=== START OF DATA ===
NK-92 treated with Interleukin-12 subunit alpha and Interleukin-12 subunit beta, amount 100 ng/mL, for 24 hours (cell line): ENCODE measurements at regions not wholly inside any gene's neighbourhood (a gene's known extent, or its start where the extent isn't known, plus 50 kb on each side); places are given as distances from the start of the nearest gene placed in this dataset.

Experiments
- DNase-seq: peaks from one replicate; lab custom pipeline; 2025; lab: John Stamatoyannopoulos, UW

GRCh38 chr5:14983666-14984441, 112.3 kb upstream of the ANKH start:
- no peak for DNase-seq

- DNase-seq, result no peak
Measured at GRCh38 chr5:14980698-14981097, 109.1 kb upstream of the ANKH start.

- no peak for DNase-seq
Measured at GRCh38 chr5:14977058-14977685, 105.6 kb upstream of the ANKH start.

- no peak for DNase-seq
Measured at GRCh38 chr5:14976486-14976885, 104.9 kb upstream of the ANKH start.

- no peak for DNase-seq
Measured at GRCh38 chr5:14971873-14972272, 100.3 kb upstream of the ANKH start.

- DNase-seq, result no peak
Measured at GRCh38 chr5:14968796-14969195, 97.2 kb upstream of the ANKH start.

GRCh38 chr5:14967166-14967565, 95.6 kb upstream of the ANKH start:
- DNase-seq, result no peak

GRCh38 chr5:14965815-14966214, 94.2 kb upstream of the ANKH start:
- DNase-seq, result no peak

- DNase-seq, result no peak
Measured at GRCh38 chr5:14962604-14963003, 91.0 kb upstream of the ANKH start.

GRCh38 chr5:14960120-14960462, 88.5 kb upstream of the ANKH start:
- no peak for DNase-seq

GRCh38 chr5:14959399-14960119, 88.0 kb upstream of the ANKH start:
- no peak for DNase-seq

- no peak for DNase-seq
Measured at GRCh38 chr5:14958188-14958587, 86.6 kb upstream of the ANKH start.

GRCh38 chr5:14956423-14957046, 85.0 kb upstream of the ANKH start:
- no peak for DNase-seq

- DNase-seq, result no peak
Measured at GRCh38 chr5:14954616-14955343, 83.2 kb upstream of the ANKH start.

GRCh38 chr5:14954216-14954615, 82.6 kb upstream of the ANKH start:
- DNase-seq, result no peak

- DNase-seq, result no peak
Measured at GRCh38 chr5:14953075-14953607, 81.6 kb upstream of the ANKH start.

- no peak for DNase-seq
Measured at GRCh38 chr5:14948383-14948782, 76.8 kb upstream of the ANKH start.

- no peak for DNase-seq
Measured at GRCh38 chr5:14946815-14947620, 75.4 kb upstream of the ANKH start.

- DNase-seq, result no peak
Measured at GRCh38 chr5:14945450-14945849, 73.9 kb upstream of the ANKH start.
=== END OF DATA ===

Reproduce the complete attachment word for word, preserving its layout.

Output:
NK-92 treated with Interleukin-12 subunit alpha and Interleukin-12 subunit beta, amount 100 ng/mL, for 24 hours (cell line): ENCODE measurements at regions not wholly inside any gene's neighbourhood (a gene's known extent, or its start where the extent isn't known, plus 50 kb on each side); places are given as distances from the start of the nearest gene placed in this dataset.

Experiments
- DNase-seq: peaks from one replicate; lab custom pipeline; 2025; lab: John Stamatoyannopoulos, UW

GRCh38 chr5:14983666-14984441, 112.3 kb upstream of the ANKH start:
- no peak for DNase-seq

- DNase-seq, result no peak
Measured at GRCh38 chr5:14980698-14981097, 109.1 kb upstream of the ANKH start.

- no peak for DNase-seq
Measured at GRCh38 chr5:14977058-14977685, 105.6 kb upstream of the ANKH start.

- no peak for DNase-seq
Measured at GRCh38 chr5:14976486-14976885, 104.9 kb upstream of the ANKH start.

- no peak for DNase-seq
Measured at GRCh38 chr5:14971873-14972272, 100.3 kb upstream of the ANKH start.

- DNase-seq, result no peak
Measured at GRCh38 chr5:14968796-14969195, 97.2 kb upstream of the ANKH start.

GRCh38 chr5:14967166-14967565, 95.6 kb upstream of the ANKH start:
- DNase-seq, result no peak

GRCh38 chr5:14965815-14966214, 94.2 kb upstream of the ANKH start:
- DNase-seq, result no peak

- DNase-seq, result no peak
Measured at GRCh38 chr5:14962604-14963003, 91.0 kb upstream of the ANKH start.

GRCh38 chr5:14960120-14960462, 88.5 kb upstream of the ANKH start:
- no peak for DNase-seq

GRCh38 chr5:14959399-14960119, 88.0 kb upstream of the ANKH start:
- no peak for DNase-seq

- no peak for DNase-seq
Measured at GRCh38 chr5:14958188-14958587, 86.6 kb upstream of the ANKH start.

GRCh38 chr5:14956423-14957046, 85.0 kb upstream of the ANKH start:
- no peak for DNase-seq

- DNase-seq, result no peak
Measured at GRCh38 chr5:14954616-14955343, 83.2 kb upstream of the ANKH start.

GRCh38 chr5:14954216-14954615, 82.6 kb upstream of the ANKH start:
- DNase-seq, result no peak

- DNase-seq, result no peak
Measured at GRCh38 chr5:14953075-14953607, 81.6 kb upstream of the ANKH start.

- no peak for DNase-seq
Measured at GRCh38 chr5:14948383-14948782, 76.8 kb upstream of the ANKH start.

- no peak for DNase-seq
Measured at GRCh38 chr5:14946815-14947620, 75.4 kb upstream of the ANKH start.

- DNase-seq, result no peak
Measured at GRCh38 chr5:14945450-14945849, 73.9 kb upstream of the ANKH start.